Thus, in this case as well, one can see how fear of the electoral threshold can sideline ideological differences. Senior United Right member Bezalel Smotrich wrote in 2017 that anyone approving of mixed-gender military service should be “sectioned in an insane asylum.” He even called on young religious men to evade the draft as long as the army has mixed units. Shaked’s political sidekick, Bennett, wrote at the time, “Anyone who thinks I should discriminate against a person on the grounds of his orientation, sex or skin color, will come up against a total veto,” citing from Proverbs of the Fathers, “Beloved is man, for he was created in the image of God” (3:14). Nowadays, Bennett stands alongside the chair of the United Right, Rabbi Rafi Peretz, who views homosexuality as a deviation requiring “conversion therapy.” He is also joining Smotrich, who sponsored a “Bestiality Parade,” to counter the Gay Pride Parade, and who pitched a fit when an Arab woman was assigned a hospital bed next to his wife in the maternity ward.
In recent weeks, Israelis have been inundated morning, noon and night with the word “unions.” The hourly news has led with reports about the developments in contacts to forge an alliance between the New Right and the United Right, a breakthrough in negotiations between Barak and Horowitz, difficulties in talks between Shaked and Itamar Ben-Gvir of the radical right and disputes between the Arab parties Balad and Hadash over the 12th slot on their Knesset list. The rationale of the center left is that the end — bringing down the Netanyahu regime — justifies the means. On the right side of the political map, to achieve the end — preserving the regime — everyone is willing to hold their nose.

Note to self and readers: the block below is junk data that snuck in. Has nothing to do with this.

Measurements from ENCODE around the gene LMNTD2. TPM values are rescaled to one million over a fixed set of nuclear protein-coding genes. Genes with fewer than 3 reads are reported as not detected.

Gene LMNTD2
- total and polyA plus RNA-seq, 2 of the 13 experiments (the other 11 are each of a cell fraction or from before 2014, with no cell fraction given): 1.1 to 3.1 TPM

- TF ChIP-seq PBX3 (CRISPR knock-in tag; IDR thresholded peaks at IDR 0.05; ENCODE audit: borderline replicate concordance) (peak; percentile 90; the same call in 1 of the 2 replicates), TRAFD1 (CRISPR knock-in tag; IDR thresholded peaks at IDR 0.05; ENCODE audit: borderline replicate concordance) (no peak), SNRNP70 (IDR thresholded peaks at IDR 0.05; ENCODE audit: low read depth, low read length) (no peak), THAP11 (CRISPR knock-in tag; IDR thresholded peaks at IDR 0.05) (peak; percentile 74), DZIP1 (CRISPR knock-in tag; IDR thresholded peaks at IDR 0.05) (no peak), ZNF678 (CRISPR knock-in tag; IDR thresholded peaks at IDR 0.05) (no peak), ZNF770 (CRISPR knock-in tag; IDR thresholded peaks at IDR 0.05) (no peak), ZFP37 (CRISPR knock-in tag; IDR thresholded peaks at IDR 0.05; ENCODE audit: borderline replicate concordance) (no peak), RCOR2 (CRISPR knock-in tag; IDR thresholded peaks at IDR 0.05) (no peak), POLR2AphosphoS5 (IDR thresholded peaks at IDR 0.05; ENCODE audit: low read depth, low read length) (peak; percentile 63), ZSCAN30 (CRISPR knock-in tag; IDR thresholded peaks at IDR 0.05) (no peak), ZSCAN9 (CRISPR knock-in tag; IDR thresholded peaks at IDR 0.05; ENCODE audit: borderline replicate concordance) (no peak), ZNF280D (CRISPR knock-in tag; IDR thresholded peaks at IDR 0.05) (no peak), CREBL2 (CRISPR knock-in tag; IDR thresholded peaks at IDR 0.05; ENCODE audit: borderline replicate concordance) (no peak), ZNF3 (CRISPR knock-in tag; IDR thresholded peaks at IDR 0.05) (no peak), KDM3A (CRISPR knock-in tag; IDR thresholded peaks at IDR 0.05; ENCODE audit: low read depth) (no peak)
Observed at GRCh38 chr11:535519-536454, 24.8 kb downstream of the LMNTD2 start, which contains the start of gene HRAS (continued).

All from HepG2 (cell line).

What will become of all these “unions” if they cross the electoral threshold and take their seats in parliament? Will they survive the frost on the opposition benches? Will Lt. Gen. (res.) Barak, whose government (1999 to 2000) approved the construction of thousands of housing units across the Green Line, support a demand by Meretz to completely freeze settlement expansion? Can a government led by the Blue and White alliance and its leader Benny Gantz rely on all the Joint List members, including Balad, to support his government in its hour of need? What will Shaked do if Smotrich conditions his support for the defense budget on disbanding mixed military units? How will representatives of the New Right in the Knesset vote when Rabbi Peretz proposes legislation applying Israeli sovereignty to Area C of the West Bank and the Jewish minority only, disenfranchising Palestinian residents?
Indeed, sometimes a marriage of convenience holds a couple together better than love. When love and interest are not grounded in shared values, however, the marriage disintegrates, and the home collapses.